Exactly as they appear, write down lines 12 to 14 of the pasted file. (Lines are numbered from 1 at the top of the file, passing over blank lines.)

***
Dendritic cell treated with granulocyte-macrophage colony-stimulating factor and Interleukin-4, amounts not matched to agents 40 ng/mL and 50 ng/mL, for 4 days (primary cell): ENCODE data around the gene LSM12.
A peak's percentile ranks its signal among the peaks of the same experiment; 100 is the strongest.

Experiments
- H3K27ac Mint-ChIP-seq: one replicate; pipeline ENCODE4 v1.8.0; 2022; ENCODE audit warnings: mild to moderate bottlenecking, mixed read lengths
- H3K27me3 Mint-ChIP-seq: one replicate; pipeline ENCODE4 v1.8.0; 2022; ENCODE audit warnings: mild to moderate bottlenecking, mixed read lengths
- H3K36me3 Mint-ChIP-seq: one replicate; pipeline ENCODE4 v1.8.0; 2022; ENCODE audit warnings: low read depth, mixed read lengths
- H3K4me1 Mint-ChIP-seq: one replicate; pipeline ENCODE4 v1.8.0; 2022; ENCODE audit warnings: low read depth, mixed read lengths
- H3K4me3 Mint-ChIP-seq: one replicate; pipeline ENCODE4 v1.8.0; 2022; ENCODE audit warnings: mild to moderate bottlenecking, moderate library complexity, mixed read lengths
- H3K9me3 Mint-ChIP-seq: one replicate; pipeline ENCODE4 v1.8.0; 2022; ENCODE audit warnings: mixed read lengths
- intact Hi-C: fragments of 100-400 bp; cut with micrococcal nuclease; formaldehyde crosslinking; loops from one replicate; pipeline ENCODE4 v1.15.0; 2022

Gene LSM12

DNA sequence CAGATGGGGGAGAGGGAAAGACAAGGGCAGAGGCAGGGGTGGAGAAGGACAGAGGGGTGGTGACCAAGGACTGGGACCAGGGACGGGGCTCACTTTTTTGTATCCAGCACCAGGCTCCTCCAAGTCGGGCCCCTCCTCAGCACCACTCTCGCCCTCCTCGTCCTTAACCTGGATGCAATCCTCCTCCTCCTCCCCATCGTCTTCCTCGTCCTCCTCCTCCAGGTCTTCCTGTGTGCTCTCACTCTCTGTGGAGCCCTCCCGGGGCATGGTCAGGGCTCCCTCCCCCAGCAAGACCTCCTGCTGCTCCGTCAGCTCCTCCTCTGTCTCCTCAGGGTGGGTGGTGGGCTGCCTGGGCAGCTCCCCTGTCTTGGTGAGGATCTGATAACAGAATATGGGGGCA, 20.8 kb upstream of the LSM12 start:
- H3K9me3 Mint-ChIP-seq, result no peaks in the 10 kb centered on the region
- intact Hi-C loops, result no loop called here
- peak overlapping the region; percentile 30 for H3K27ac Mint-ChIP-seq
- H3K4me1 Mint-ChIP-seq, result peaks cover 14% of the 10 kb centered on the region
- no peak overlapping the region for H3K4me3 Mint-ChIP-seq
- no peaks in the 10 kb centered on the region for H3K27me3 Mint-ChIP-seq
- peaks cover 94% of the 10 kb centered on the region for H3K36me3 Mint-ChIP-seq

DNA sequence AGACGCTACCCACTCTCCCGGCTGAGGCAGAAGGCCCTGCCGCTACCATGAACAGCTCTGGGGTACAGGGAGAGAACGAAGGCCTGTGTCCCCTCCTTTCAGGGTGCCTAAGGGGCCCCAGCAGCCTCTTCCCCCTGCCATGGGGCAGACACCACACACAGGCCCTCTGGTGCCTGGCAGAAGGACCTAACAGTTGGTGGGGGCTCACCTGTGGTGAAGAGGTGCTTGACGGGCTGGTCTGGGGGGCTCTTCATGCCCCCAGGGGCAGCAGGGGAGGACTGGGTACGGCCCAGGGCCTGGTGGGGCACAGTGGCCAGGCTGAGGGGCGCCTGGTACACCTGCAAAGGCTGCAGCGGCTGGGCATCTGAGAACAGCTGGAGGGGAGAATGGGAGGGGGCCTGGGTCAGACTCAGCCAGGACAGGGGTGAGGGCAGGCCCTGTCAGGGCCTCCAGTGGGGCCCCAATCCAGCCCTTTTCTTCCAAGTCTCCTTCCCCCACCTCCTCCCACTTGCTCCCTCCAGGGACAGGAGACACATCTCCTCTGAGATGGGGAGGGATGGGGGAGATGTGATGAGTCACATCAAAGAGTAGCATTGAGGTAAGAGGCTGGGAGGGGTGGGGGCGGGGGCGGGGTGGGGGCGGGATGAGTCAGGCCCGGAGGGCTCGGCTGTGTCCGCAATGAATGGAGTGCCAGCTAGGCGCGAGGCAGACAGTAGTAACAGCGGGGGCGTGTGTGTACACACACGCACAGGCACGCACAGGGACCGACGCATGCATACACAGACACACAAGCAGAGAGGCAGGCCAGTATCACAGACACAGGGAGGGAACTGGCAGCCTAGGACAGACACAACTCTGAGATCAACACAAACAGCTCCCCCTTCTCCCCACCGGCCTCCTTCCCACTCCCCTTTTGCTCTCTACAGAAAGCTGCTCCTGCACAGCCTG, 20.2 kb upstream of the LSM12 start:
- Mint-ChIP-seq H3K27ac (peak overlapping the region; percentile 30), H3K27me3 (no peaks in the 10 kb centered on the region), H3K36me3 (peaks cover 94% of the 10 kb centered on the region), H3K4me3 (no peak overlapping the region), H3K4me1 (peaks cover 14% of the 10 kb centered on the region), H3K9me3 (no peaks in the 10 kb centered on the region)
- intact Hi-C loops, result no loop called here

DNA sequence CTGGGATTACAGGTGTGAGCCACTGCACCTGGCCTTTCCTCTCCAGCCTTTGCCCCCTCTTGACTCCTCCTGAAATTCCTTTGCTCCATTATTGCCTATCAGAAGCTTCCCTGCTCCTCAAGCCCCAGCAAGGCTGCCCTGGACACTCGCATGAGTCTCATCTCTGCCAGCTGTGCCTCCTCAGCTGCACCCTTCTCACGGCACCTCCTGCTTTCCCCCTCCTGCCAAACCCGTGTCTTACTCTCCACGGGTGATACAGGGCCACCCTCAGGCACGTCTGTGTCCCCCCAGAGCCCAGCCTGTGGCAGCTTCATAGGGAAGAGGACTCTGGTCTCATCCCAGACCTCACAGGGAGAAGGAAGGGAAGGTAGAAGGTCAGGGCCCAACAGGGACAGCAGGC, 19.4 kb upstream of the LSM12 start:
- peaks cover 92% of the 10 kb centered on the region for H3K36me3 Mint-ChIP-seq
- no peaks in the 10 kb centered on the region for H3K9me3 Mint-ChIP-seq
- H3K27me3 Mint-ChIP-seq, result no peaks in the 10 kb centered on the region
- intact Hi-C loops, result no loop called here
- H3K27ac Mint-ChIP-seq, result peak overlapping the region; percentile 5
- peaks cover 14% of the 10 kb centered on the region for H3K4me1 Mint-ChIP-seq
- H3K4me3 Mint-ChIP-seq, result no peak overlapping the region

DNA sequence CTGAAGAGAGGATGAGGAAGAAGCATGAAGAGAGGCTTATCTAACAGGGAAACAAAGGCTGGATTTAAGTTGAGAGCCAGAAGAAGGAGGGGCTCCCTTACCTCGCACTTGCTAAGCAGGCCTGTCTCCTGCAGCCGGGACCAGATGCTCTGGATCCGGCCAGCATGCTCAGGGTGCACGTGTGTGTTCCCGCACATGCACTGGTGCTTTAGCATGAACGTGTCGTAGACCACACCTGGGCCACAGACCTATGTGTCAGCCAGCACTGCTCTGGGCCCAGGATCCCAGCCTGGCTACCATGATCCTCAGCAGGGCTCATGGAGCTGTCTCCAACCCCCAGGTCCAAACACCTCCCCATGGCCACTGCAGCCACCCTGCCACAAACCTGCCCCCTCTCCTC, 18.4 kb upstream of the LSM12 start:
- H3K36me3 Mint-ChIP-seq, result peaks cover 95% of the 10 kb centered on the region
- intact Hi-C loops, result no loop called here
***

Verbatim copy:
DNA sequence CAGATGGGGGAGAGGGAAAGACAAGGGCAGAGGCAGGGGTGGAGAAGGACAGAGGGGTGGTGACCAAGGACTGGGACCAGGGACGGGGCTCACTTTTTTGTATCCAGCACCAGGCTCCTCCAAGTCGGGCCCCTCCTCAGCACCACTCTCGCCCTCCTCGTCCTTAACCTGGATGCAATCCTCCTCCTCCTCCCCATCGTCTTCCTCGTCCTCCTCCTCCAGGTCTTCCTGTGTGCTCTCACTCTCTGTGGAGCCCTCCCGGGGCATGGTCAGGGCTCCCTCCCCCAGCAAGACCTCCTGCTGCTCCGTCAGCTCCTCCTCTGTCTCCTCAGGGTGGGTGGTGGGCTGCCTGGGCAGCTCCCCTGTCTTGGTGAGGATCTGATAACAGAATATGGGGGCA, 20.8 kb upstream of the LSM12 start:
- H3K9me3 Mint-ChIP-seq, result no peaks in the 10 kb centered on the region
- intact Hi-C loops, result no loop called here